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If the weather doesn’t seem to make up its mind, the crisp, just-plucked radishes showing up at the local markets and farmers’ stands tell us that spring is indeed here. Their alluring crispness makes a wonderful offering for an aperitif or with a sprinkling of salt and a dab of sweet butter as a light appetizer.  The unblemished tender leaves can be saved and served as a peppery delectable soup that is invigorating and hearty enough for a cool spring day.

If you plan to make the soup, the radishes should come from a farmer’s market. The greens should be bright and sprightly, and not showing any sign of fatigue. Those that have been kept under the supermarkets’ “reviving” sprinklers are loaded with water and often look kind of funky by the time you get home, and they should be discarded.

A garnish of thinly sliced radishes adds a nice crunch and looks pretty against the intense green background.  I also like to serve this soup with toasted slices of baguette, smeared with a thin layer fresh goat cheese and top with the radish slices.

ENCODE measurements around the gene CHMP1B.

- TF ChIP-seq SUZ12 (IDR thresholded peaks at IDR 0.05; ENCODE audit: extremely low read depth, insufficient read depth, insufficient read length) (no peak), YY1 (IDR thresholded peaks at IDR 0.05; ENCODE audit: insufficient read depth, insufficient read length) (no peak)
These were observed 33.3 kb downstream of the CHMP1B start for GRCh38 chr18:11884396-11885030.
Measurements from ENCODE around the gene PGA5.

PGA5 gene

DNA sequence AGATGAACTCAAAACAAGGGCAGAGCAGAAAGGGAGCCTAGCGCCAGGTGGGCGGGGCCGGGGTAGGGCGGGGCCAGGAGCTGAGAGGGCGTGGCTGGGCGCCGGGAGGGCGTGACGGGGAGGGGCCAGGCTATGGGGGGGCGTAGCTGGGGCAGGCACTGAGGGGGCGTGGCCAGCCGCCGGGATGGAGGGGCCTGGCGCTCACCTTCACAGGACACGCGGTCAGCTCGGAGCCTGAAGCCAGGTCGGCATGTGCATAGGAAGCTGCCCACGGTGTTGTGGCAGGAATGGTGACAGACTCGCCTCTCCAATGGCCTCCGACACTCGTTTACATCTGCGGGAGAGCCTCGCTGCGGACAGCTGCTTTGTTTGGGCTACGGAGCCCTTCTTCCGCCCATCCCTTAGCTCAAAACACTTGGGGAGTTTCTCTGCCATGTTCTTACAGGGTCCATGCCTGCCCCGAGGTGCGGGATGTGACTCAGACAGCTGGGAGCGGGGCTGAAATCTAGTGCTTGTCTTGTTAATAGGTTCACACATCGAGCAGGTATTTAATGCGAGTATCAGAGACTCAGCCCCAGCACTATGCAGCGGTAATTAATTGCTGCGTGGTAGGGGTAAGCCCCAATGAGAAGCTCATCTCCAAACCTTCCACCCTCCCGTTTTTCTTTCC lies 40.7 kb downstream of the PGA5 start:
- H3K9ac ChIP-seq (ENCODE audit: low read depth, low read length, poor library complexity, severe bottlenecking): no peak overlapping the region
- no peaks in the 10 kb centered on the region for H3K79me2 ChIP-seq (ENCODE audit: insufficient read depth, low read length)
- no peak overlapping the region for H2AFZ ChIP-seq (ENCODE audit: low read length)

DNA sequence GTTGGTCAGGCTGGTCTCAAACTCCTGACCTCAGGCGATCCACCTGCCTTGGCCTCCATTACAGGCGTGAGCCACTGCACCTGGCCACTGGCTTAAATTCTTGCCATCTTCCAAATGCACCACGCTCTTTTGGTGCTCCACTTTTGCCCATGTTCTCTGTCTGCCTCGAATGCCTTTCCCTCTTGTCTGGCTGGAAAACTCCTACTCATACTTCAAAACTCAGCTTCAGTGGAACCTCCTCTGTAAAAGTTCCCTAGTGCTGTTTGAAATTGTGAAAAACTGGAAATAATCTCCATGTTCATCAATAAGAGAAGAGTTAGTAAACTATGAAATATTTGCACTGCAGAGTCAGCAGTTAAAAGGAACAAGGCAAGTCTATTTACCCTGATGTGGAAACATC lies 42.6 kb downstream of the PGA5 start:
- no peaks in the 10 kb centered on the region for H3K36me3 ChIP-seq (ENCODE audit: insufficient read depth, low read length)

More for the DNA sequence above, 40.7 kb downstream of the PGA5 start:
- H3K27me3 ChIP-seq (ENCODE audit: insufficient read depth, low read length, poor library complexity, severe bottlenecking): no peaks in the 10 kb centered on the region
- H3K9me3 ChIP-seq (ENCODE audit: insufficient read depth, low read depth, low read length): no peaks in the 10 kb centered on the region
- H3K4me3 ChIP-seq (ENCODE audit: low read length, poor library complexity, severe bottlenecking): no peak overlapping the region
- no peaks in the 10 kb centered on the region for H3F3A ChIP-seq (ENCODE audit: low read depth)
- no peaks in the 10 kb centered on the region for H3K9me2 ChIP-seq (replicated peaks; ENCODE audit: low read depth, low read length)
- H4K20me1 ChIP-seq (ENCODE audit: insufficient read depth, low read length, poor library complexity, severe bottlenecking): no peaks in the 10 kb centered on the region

Creamy Radish Greens Soup

Serves 4

  • One large bunch of radishes
  • 2 tablespoons butter
  • 1 large spring onion, thinly sliced
  • 1 large potato
  • 4 cups chicken broth
  • 2 to 4 tablespoons crème fraîche or heavy cream, to taste
  • Salt and freshly ground pepper to taste

Cut the greens from the radishes and wash carefully. Dry and chop coarsely.  Peel and quarter the potato.

Melt the butter in a heavy saucepan over medium heat. Add the onion and cook over medium-low heat until translucent and soft, about 5 minutes. Add the radish greens and a good pinch of salt, and toss until wilted. Add the potato and chicken broth. Season with salt to taste. Cover and simmer for 20 minutes, or until the potatoes are tender.

Puree the soup with a hand held mixer or in a food processor, or blender. Return to the pan. Swirl in the crème fraîche or heavy cream, and stir over medium heat until hot. Adjust seasoning with salt and pepper to taste and serve.